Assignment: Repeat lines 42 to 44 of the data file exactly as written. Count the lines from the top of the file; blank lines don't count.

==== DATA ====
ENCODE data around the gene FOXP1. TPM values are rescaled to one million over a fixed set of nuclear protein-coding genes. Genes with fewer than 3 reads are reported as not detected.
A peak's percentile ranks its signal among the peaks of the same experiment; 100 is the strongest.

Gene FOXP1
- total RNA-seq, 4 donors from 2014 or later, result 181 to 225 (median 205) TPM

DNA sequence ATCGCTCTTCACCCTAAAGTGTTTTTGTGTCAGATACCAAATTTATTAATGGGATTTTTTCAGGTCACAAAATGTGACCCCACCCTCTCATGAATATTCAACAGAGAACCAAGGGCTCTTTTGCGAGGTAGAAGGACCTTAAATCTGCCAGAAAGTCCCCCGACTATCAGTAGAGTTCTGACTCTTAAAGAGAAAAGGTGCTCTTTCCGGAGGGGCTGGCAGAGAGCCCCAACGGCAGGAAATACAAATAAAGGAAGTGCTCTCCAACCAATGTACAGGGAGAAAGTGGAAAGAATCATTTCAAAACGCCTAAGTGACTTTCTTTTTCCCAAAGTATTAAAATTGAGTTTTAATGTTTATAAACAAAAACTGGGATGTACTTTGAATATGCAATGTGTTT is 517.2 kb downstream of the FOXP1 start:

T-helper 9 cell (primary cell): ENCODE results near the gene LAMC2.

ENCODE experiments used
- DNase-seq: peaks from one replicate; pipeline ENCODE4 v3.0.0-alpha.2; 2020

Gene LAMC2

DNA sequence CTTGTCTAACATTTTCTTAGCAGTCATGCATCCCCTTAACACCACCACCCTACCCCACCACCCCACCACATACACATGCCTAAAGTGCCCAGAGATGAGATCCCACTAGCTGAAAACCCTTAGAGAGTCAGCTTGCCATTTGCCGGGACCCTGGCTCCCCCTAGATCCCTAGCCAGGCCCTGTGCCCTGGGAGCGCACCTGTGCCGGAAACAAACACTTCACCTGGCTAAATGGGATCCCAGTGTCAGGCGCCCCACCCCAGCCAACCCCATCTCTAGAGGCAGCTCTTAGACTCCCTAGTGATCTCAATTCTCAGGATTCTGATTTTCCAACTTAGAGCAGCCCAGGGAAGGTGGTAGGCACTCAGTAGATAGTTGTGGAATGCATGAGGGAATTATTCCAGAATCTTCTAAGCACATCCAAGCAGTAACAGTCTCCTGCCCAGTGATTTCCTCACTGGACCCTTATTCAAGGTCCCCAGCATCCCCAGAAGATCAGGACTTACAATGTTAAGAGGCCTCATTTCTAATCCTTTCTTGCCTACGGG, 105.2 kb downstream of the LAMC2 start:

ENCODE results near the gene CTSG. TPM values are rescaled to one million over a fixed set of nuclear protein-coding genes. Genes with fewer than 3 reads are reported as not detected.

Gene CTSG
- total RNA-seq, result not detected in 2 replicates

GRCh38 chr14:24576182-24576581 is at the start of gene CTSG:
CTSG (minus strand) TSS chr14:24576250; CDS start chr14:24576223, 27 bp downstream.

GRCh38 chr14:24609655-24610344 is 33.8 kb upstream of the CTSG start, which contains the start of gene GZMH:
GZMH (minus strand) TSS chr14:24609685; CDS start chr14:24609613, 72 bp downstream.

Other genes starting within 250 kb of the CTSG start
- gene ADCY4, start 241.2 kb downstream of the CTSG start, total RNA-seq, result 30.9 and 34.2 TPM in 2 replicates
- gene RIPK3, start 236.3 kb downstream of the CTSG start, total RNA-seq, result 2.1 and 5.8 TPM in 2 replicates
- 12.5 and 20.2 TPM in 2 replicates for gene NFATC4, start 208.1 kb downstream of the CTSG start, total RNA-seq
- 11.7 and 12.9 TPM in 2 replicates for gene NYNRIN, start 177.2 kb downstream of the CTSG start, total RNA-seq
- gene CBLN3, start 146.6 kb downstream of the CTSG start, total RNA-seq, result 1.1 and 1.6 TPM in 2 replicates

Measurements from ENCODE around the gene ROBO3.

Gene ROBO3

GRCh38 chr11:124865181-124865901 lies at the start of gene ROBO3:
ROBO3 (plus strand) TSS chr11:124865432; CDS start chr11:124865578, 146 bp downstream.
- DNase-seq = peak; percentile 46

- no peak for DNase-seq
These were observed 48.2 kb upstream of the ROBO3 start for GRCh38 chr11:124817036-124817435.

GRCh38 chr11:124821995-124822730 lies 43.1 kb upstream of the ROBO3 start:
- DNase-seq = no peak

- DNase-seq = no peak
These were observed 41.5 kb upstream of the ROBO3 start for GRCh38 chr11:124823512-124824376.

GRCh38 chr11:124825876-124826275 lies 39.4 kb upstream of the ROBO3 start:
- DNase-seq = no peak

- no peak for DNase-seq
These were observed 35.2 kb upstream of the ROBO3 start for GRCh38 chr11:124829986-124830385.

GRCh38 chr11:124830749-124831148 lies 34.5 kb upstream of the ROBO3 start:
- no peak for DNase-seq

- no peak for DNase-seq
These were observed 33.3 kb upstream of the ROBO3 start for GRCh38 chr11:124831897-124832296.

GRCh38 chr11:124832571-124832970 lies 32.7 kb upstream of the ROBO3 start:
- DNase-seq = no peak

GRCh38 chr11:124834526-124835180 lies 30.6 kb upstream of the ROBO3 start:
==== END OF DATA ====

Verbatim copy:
These were observed 33.3 kb upstream of the ROBO3 start for GRCh38 chr11:124831897-124832296.

GRCh38 chr11:124832571-124832970 lies 32.7 kb upstream of the ROBO3 start:
- DNase-seq = no peak